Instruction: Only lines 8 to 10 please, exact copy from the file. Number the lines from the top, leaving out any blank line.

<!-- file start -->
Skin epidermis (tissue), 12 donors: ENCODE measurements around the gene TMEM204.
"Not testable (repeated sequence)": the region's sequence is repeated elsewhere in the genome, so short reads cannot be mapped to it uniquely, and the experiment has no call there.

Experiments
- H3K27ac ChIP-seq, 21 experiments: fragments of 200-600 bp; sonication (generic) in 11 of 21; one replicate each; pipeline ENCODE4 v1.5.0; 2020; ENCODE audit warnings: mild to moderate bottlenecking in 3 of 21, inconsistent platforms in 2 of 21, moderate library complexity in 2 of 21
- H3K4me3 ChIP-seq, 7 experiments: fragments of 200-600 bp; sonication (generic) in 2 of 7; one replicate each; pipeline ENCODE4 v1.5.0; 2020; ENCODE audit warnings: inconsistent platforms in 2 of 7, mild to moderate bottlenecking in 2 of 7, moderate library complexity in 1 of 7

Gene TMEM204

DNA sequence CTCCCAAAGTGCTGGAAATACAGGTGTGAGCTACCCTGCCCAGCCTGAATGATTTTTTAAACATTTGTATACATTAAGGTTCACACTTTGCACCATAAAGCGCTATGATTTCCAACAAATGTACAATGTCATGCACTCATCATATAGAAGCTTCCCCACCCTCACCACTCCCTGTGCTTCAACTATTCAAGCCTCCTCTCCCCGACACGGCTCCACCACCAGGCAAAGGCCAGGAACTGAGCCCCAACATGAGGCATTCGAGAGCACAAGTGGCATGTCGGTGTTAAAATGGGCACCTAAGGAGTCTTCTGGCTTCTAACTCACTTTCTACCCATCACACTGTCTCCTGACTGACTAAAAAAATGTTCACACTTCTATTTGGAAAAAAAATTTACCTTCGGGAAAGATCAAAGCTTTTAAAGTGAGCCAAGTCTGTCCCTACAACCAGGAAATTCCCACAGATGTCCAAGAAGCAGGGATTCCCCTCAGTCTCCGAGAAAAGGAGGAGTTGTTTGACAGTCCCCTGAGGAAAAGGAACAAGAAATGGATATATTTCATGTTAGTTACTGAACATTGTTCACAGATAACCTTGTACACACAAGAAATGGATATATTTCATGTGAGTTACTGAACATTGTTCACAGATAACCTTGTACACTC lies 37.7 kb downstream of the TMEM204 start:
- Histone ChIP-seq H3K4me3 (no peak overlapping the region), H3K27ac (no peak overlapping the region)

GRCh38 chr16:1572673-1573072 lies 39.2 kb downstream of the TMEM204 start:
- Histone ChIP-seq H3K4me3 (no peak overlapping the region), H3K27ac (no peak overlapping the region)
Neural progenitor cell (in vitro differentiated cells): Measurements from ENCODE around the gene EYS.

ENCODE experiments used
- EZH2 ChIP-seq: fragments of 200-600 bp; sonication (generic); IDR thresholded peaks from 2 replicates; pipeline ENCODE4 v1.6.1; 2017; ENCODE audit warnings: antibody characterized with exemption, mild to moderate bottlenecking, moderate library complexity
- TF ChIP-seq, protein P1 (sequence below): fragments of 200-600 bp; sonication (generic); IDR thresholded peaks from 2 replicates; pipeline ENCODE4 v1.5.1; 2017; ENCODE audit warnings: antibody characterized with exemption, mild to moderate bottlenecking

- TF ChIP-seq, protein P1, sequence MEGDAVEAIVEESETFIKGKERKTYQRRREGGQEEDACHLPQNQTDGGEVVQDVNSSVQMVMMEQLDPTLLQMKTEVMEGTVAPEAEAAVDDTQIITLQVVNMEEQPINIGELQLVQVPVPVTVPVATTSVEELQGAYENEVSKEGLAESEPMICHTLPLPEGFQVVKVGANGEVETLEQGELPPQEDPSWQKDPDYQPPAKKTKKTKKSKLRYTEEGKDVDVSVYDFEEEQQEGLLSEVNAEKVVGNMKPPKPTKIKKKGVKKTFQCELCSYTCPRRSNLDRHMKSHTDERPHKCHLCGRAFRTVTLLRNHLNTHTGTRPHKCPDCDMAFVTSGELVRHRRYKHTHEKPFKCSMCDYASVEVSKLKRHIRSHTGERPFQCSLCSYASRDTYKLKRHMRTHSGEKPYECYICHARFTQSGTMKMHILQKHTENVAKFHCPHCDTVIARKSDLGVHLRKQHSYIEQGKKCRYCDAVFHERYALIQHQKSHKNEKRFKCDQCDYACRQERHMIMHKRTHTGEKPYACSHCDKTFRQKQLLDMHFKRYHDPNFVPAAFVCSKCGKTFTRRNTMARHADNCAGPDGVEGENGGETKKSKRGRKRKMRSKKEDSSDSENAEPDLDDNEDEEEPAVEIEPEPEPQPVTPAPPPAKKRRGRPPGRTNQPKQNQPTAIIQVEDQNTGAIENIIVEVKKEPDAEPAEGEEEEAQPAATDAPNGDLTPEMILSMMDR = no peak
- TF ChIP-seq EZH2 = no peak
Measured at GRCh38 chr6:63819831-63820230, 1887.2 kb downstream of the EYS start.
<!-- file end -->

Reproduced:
- Histone ChIP-seq H3K4me3 (no peak overlapping the region), H3K27ac (no peak overlapping the region)

GRCh38 chr16:1572673-1573072 lies 39.2 kb downstream of the TMEM204 start:
- Histone ChIP-seq H3K4me3 (no peak overlapping the region), H3K27ac (no peak overlapping the region)